Tarver Pulls Off a Jaw-Dropping Upset
It came without warning, a counterpunch that shattered a legend, fulfilled a dream and stunned the boxing world.
Antonio Tarver has been taking aim at Roy Jones for nearly a quarter of a century. On Saturday night at the Mandalay Bay Events Center, nearly two minutes into the second round of their World Boxing Council light-heavyweight title fight, Tarver finally hit the bull’s-eye, smashing Jones to the canvas with a devastating overhand left to the jaw for a shocking TKO victory.
“It was beautiful,” said Tarver, a 4-1 underdog. “This fight will go down as one of the great ones in boxing history. It is [Marvin] Hagler-[Tommy] Hearns all over again.”
Nobody had ever mentioned Tarver in the same breath with either of those fighters before. Or even with Jones, who beat Tarver when both were amateurs and beat him again last November on a majority decision.
The closeness and nature of the November fight was surprising enough. Jones, who has been on the list of the best pound-for-pound fighters in the world for more than a decade, who rarely even lost more than a round or two much less a fight, whose only defeat came on a disqualification, who had moved up to heavyweight last year to capture John Ruiz’ World Boxing Assn. crown, struggled against Tarver in their first meeting. Tarver left Jones with a swollen left eye, a bloody nose and questions about his invincibility.
But Jones had an understandable excuse. In coming back from heavyweight for that fight, he had to lose 25 pounds.
As the two fighters met in the center of the ring at the start of Saturday night’s match, referee Jay Nady asked if either had any questions.
Tarver did. “What is your excuse going to be tonight, Roy?” he asked.
In the opening round, it didn’t appear Jones was going to need one. He won the round by landing several right hands against Tarver, who seemed tentative.
Tarver (22-2, 18 knockouts) still seemed to be feeling his way along as the second round passed its midway point. He had landed only six punches, only two power punches.
Then, near Tarver’s corner, Jones threw a right hand Tarver blocked. Tarver came back with his third and final power punch of the short evening, the electrifying left hand that jerked Jones’ head violently and sent him crashing to the canvas in Tarver’s corner, his head under the ropes.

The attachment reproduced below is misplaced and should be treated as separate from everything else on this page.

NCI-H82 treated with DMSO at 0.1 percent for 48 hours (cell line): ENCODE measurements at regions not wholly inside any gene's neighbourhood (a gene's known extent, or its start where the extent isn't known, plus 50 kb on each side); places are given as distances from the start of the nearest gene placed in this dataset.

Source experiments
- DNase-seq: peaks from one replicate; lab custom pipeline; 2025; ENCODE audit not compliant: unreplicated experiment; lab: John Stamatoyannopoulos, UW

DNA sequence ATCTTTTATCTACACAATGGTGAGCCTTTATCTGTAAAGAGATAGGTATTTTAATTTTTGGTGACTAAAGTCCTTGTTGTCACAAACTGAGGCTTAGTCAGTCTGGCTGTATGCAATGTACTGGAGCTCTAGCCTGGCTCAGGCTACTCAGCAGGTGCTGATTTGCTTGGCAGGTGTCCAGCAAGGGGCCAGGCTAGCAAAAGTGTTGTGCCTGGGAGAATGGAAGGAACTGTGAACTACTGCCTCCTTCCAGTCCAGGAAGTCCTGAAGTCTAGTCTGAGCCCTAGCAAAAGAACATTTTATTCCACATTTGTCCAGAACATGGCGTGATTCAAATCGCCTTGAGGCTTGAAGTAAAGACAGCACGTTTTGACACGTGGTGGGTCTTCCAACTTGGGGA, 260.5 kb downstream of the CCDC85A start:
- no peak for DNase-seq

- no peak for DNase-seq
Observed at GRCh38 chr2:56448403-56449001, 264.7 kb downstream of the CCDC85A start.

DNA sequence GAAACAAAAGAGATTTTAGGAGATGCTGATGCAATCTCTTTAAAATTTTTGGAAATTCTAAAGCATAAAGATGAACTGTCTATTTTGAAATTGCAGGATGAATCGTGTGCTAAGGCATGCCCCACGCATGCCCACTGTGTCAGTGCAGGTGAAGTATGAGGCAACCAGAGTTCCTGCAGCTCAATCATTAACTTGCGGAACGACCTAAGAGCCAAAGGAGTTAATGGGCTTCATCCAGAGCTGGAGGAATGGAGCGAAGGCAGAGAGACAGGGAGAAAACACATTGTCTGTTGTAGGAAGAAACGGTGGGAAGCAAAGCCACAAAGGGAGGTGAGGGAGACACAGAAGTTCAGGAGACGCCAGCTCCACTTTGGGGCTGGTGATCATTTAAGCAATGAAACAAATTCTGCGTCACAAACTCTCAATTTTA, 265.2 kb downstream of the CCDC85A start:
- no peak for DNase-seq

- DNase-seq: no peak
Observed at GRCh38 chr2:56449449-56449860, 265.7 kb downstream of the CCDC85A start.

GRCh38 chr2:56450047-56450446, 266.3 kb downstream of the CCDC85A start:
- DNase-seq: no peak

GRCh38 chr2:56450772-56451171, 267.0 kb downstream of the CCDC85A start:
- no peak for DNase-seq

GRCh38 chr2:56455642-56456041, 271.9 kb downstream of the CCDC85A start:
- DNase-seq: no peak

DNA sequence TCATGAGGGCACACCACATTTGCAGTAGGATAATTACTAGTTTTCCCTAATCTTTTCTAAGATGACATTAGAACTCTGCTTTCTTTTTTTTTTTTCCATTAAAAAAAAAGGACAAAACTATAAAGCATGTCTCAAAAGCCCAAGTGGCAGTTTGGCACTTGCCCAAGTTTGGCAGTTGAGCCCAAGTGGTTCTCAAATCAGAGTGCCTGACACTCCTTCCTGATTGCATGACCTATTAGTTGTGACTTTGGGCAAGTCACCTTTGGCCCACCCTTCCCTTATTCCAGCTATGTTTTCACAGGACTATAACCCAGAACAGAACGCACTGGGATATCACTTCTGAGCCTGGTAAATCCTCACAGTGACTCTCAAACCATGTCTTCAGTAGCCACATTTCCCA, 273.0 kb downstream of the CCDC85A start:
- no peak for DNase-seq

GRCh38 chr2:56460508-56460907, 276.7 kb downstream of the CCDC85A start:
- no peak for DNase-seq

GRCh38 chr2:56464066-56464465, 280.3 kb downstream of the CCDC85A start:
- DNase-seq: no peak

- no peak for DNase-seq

Nady counted, “Three ... four ... five.”
Somehow by six, Jones pulled himself up and turned over on all fours.
“Seven ... eight.”
There were 10,318 jaws gaping, the crowd trying to come to grips with the sight of one of the dominant fighters of the age struggling merely to get to his feet. It was reminiscent of Mike Tyson on all fours after getting floored by Buster Douglas in Tokyo in 1990.
Jones somehow stumbled to his feet as Nady ended his count, but one look at the fighter’s glassy eyes and stumbling feet told the referee all he needed to know.
Fight over, at the 1:41 mark of the round.
“I never gave up on my dream,” Tarver said.
“I probably got bored with this guy,” said Jones (49-2, 38 KOs), trying to explain how he had lost the title he had won from Tarver in November. “I am a warrior. I don’t feel good about this. He got me with a good shot.... It can happen to the best of them.
“I could fight Tarver again, but I would rather go fight the heavyweights. I don’t see a reason to fight Tarver again.”
And then Jones hinted that he might do neither.
“I’m not sure what I will do,” he said. “If I don’t have the same interest and enjoyment I always do, then I will stop.”
Jones said all that in the ring. The 35-year-old fighter failed to show up at the post-fight news conference, his chair empty, his future cloudy, but his place in boxing history still secure.
The once-promising career of welterweight Zab Judah continues to decline. A little over a month after losing to Cory Spinks, Judah struggled to eke out a split decision over Rafael Pineda, a man with six losses, in Saturday’s semi-main event.
Although he toyed and clowned with Pineda and knocked him down in the seventh round, Judah (31-2, 22 with one no-contest) won by only one point on judge Dick Houck’s scorecard (114-113) and by three (115-112) on the card of judge Patricia Jarmin. Judge Paul Smith gave the decision to Pineda (115-112), who dropped to (38-6, 31).